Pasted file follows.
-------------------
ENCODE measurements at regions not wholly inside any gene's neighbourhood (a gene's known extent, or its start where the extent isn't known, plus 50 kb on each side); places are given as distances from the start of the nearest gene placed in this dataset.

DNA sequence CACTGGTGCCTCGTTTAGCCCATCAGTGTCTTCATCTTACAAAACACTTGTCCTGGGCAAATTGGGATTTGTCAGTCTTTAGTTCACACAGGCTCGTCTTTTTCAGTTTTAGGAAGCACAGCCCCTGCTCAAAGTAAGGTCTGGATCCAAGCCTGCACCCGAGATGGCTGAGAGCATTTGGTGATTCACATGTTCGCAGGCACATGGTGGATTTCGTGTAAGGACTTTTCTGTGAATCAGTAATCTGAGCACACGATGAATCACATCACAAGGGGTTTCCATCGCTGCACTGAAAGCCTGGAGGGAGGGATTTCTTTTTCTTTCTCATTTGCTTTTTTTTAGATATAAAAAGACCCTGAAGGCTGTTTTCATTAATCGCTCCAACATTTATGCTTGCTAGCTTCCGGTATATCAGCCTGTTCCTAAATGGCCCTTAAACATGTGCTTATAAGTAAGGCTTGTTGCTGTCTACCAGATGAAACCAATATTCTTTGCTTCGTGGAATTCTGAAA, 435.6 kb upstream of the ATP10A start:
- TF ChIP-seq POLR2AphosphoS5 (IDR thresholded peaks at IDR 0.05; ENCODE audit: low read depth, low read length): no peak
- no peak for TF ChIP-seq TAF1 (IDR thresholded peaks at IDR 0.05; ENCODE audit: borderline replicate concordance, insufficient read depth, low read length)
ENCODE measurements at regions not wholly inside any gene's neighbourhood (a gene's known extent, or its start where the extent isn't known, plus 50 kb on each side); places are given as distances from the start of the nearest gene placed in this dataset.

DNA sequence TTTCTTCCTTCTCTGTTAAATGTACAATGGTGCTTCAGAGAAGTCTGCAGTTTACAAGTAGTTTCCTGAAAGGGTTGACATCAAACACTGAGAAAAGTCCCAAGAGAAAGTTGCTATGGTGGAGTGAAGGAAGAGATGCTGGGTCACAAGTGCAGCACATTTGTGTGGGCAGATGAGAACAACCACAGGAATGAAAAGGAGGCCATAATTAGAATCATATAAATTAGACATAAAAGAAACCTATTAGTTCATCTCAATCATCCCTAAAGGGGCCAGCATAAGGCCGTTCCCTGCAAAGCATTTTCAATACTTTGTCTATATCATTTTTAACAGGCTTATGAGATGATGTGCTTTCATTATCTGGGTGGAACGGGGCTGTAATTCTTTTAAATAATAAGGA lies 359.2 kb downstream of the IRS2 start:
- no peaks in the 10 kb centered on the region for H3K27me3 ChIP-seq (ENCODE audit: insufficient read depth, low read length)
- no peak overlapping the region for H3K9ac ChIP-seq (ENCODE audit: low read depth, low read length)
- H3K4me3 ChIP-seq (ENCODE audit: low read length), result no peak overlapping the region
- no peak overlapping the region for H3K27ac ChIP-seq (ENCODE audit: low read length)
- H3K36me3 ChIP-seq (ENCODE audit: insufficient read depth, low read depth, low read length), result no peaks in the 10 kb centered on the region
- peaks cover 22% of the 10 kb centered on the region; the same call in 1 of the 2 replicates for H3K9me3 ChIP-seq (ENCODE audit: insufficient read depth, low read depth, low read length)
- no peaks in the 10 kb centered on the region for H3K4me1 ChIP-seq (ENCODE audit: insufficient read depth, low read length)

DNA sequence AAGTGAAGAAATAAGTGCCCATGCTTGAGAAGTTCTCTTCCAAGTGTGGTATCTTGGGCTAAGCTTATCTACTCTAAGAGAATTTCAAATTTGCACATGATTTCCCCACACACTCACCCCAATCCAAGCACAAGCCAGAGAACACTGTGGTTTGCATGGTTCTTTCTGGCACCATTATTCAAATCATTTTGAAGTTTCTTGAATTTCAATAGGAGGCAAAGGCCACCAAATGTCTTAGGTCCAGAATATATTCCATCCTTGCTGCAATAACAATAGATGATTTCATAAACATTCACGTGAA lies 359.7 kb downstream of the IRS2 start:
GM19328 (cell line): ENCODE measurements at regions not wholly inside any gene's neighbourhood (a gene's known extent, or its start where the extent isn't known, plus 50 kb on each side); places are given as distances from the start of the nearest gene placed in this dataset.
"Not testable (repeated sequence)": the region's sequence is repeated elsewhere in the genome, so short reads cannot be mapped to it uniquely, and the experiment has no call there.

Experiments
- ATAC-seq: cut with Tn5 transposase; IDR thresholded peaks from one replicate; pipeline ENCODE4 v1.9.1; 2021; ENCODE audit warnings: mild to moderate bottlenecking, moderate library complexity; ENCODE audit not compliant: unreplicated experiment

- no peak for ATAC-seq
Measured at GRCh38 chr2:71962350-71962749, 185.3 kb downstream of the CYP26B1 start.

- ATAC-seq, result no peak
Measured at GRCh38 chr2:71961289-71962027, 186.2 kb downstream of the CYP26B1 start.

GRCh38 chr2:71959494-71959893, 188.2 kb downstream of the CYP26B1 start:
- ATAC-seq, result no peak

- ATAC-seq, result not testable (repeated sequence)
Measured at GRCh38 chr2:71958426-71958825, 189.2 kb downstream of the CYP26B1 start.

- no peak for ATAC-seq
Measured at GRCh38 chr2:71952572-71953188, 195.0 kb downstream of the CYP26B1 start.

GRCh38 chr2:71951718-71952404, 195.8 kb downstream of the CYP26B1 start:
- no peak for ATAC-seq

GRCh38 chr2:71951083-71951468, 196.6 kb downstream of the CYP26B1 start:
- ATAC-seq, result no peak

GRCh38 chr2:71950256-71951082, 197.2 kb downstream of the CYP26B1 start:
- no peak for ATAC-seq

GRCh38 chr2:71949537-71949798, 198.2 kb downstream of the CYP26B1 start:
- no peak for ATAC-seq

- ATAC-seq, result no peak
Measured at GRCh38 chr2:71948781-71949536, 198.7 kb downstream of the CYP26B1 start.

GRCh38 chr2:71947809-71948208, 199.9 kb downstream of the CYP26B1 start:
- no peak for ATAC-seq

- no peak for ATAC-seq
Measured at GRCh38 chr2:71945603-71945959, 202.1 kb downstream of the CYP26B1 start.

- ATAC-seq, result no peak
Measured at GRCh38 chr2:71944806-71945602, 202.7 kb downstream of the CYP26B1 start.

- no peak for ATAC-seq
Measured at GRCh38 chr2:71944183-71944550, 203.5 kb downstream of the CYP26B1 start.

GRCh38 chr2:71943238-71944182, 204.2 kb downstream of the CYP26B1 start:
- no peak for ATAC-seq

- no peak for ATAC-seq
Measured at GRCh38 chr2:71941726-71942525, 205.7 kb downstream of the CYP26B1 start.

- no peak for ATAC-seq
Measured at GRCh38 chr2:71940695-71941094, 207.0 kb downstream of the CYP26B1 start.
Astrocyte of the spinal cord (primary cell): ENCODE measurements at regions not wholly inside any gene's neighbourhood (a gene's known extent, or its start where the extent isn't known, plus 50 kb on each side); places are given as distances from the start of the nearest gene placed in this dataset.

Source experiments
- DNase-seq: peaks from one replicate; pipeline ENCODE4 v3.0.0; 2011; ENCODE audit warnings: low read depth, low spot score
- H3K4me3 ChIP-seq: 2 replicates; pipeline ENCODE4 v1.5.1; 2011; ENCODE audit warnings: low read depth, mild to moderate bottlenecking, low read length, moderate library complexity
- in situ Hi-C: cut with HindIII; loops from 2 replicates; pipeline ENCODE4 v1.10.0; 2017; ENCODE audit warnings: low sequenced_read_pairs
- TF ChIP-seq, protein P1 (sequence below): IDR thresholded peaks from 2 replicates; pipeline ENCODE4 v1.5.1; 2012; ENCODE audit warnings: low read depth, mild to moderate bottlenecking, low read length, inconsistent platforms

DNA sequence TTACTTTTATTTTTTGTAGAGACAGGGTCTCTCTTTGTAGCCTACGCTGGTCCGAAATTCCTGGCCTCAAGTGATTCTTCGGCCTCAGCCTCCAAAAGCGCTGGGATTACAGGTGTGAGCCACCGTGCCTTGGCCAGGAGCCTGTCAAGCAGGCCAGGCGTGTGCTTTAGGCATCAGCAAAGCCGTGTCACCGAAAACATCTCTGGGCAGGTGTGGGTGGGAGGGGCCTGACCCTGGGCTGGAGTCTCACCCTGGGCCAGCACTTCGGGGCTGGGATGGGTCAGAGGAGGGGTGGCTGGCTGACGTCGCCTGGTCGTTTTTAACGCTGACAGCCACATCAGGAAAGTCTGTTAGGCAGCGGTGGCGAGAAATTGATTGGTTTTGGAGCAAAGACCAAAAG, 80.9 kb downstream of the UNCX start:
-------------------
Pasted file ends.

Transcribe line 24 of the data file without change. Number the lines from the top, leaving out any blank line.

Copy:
- ATAC-seq, result no peak